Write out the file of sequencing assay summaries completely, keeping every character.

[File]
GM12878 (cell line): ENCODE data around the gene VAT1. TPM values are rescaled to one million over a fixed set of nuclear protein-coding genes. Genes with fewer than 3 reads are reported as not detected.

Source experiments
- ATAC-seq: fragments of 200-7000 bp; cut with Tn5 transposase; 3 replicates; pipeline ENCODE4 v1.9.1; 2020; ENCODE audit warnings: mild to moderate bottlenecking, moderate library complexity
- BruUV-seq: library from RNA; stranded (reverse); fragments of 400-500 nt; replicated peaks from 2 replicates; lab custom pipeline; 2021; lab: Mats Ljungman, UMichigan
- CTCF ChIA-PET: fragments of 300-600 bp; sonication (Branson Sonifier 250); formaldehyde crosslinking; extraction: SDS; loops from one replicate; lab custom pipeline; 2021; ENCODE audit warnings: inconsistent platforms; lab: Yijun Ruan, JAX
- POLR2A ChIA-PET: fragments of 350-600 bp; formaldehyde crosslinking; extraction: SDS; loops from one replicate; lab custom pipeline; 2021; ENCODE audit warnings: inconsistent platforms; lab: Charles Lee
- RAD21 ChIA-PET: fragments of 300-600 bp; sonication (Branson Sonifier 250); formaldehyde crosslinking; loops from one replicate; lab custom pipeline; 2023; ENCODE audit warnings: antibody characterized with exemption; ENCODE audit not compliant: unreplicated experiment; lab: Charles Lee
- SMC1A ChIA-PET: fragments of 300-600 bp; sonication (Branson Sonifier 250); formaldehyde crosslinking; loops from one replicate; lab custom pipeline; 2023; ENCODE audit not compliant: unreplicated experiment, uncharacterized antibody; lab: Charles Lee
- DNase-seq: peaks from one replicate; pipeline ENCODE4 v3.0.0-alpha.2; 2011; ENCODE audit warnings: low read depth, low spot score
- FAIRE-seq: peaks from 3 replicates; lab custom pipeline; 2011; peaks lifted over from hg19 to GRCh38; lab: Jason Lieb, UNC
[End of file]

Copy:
GM12878 (cell line): ENCODE data around the gene VAT1. TPM values are rescaled to one million over a fixed set of nuclear protein-coding genes. Genes with fewer than 3 reads are reported as not detected.

Source experiments
- ATAC-seq: fragments of 200-7000 bp; cut with Tn5 transposase; 3 replicates; pipeline ENCODE4 v1.9.1; 2020; ENCODE audit warnings: mild to moderate bottlenecking, moderate library complexity
- BruUV-seq: library from RNA; stranded (reverse); fragments of 400-500 nt; replicated peaks from 2 replicates; lab custom pipeline; 2021; lab: Mats Ljungman, UMichigan
- CTCF ChIA-PET: fragments of 300-600 bp; sonication (Branson Sonifier 250); formaldehyde crosslinking; extraction: SDS; loops from one replicate; lab custom pipeline; 2021; ENCODE audit warnings: inconsistent platforms; lab: Yijun Ruan, JAX
- POLR2A ChIA-PET: fragments of 350-600 bp; formaldehyde crosslinking; extraction: SDS; loops from one replicate; lab custom pipeline; 2021; ENCODE audit warnings: inconsistent platforms; lab: Charles Lee
- RAD21 ChIA-PET: fragments of 300-600 bp; sonication (Branson Sonifier 250); formaldehyde crosslinking; loops from one replicate; lab custom pipeline; 2023; ENCODE audit warnings: antibody characterized with exemption; ENCODE audit not compliant: unreplicated experiment; lab: Charles Lee
- SMC1A ChIA-PET: fragments of 300-600 bp; sonication (Branson Sonifier 250); formaldehyde crosslinking; loops from one replicate; lab custom pipeline; 2023; ENCODE audit not compliant: unreplicated experiment, uncharacterized antibody; lab: Charles Lee
- DNase-seq: peaks from one replicate; pipeline ENCODE4 v3.0.0-alpha.2; 2011; ENCODE audit warnings: low read depth, low spot score
- FAIRE-seq: peaks from 3 replicates; lab custom pipeline; 2011; peaks lifted over from hg19 to GRCh38; lab: Jason Lieb, UNC